With the aim to decrease the risk of antibiotic resistance, sales of the antibiotic colistin should be cut by 65 percent, according to a new report from the Antimicrobial Advice Ad Hoc Expert Group (AMEG) of the European Medicines Agency (EMA).

In the future, colistin-containing medicines should only be used as a second-line treatment in animals, and their sales should be minimized across all European Union (EU) Member States, EMA recommends. The advice updates the agency’s guidance from 2013, taking into account the views of stakeholders during a public consultation.

These actions follow the discovery of a new mechanism used by bacteria to develop resistance. This involved a gene – known as the mcr-1 gene – which is easily transferred between different bacterial species. First identified in southern China, the gene has since been discovered in Europe and other regions of the world.

Call to reduce use across EU

Specifically, the EMA is calling on all EU countries to reduce the use of colistin in animals to a target level of no more than 5 mg of colistin per population correction unit (PCU) over the next three to four years. PCU is a measure that takes into account the estimated weight of livestock and slaughtered animals. Sales of colistin for veterinary use have already fallen over the period 2011-13 but if successfully applied, this latest recommendation would reduce sales of colistin to approximately 65 percent of the current level for veterinary use across the EU.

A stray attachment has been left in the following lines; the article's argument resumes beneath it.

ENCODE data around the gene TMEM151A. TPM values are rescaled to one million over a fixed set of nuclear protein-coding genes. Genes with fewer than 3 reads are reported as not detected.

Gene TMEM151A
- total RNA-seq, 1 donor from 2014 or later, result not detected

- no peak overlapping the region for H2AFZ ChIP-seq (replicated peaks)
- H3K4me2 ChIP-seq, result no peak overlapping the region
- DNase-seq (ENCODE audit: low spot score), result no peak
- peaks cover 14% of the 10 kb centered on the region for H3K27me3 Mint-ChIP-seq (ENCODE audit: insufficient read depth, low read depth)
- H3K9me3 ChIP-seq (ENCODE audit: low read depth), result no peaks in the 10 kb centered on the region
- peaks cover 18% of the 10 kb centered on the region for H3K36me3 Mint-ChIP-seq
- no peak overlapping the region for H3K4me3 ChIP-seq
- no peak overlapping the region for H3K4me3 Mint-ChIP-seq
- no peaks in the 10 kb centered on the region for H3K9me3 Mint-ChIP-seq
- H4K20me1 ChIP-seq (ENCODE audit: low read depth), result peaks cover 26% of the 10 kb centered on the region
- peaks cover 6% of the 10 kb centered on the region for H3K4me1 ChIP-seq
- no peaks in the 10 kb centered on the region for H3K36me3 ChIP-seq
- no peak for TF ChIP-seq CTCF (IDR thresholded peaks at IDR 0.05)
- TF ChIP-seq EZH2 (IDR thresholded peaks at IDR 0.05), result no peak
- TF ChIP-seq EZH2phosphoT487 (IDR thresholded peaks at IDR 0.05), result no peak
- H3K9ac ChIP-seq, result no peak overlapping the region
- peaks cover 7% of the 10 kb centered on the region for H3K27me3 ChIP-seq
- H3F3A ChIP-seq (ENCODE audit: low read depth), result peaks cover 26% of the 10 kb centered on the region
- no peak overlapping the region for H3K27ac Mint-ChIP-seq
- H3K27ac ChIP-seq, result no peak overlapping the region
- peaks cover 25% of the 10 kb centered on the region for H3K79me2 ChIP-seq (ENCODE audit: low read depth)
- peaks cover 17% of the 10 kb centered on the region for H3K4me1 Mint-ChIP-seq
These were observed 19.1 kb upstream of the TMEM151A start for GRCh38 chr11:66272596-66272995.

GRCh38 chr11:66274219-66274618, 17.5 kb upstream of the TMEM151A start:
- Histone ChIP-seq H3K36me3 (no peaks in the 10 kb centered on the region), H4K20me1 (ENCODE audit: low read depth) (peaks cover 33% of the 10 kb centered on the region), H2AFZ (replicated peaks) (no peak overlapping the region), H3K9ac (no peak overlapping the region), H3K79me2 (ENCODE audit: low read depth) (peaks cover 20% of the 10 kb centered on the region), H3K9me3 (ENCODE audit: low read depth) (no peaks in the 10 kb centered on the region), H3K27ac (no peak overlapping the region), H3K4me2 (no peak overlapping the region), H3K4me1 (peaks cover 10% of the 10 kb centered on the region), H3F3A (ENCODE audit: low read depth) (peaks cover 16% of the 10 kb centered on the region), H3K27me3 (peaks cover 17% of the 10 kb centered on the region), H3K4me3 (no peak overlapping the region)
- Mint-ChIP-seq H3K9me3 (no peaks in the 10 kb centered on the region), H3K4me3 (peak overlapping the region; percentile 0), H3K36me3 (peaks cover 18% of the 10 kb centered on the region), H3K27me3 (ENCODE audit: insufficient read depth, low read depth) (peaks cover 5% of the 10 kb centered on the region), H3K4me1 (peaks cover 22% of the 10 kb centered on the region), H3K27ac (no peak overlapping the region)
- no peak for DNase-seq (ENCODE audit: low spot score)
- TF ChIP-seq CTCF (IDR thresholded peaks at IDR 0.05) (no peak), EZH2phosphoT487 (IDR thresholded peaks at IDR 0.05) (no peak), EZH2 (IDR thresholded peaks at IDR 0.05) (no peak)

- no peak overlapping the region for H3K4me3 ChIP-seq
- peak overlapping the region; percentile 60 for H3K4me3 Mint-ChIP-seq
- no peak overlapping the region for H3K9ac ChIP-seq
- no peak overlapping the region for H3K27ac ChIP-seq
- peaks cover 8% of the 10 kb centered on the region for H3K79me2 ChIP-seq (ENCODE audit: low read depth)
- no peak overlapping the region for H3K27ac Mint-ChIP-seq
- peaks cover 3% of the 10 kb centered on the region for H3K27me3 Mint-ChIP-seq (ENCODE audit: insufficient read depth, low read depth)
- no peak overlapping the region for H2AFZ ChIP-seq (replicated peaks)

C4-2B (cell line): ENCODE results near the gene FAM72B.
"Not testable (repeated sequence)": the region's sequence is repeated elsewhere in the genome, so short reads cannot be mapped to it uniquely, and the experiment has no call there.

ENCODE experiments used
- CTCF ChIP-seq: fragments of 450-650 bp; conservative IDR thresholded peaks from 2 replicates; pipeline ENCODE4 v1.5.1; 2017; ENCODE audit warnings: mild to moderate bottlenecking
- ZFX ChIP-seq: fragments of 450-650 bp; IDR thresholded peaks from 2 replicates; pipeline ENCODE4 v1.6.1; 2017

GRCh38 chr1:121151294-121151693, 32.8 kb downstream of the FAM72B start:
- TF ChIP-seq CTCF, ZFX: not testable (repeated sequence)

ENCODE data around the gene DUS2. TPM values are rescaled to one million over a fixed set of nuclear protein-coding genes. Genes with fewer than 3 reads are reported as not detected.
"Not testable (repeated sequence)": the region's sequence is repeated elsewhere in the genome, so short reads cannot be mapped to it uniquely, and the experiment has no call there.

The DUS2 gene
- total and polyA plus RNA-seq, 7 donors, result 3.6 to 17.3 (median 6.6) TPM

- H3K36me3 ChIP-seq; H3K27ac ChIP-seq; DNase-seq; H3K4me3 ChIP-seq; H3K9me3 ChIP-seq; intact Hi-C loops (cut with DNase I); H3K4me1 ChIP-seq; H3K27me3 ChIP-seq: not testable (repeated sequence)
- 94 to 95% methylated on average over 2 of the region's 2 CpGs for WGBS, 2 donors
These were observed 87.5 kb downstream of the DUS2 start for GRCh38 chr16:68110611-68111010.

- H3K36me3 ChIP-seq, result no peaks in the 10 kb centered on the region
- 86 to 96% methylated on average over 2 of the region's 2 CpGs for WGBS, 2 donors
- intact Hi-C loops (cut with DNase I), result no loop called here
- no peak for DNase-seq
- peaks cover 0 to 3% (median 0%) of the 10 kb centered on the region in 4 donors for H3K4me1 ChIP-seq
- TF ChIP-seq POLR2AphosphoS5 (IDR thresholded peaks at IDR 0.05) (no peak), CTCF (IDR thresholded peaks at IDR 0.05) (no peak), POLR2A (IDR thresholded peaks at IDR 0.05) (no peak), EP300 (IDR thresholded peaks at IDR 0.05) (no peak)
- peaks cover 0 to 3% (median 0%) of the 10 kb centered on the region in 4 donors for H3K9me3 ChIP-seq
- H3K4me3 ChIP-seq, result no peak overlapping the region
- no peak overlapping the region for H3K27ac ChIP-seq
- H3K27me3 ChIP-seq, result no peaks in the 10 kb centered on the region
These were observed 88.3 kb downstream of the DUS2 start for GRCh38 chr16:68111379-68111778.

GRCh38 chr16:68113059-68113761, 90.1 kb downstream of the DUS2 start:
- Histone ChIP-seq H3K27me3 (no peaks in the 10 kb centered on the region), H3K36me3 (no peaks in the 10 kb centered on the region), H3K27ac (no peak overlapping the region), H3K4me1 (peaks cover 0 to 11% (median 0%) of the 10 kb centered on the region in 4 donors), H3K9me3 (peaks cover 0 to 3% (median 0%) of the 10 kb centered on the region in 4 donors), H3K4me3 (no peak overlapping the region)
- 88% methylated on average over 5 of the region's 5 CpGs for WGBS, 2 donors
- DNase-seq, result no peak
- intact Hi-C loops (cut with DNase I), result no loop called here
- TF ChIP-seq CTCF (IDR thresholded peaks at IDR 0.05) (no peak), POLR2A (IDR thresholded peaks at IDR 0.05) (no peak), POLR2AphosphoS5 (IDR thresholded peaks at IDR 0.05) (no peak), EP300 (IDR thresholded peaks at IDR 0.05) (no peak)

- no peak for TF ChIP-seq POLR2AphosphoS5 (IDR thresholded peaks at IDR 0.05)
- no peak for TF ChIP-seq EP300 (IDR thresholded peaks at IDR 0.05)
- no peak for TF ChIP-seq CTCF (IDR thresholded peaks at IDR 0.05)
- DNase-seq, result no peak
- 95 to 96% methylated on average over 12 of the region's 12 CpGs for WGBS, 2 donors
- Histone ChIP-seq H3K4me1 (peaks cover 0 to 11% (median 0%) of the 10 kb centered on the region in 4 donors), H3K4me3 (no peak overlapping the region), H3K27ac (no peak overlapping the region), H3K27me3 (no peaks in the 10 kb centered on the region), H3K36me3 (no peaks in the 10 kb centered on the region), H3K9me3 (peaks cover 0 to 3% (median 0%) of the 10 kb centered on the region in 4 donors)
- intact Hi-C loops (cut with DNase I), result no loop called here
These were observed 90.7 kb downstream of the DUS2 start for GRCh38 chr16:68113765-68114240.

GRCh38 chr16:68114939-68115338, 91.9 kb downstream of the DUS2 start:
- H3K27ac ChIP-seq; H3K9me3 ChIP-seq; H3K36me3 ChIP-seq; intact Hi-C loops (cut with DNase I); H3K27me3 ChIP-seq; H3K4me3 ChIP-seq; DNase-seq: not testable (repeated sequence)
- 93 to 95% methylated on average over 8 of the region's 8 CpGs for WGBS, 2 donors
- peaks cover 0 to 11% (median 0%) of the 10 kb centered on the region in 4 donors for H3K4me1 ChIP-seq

EMA is encouraging even stricter national targets, with 1 mg of colistin per PCU as a desirable level.

The reductions should be achieved by better animal husbandry, improved biosecurity and livestock vaccination, and not by increased use of other antimicrobials, according to the EMA.

In addition, the Expert Group has called for colistin to be reclassified as a Category 2 medicine so that it is reserved for treating infections in animals for which no effective alternative treatments exist.

Colistin (colistimethate sodium) has been used for more than five decades for humans and animals. In veterinary medicine, it is used to treat infections caused by Enterobacteriaceae, while it is the antibiotic of last resort in human medicine when other treatments have failed. It is among the five antibiotics most often used in animals in the EU.

This year, evidence was released that indicated growing resistance to antibiotics generally in bacteria affecting European livestock.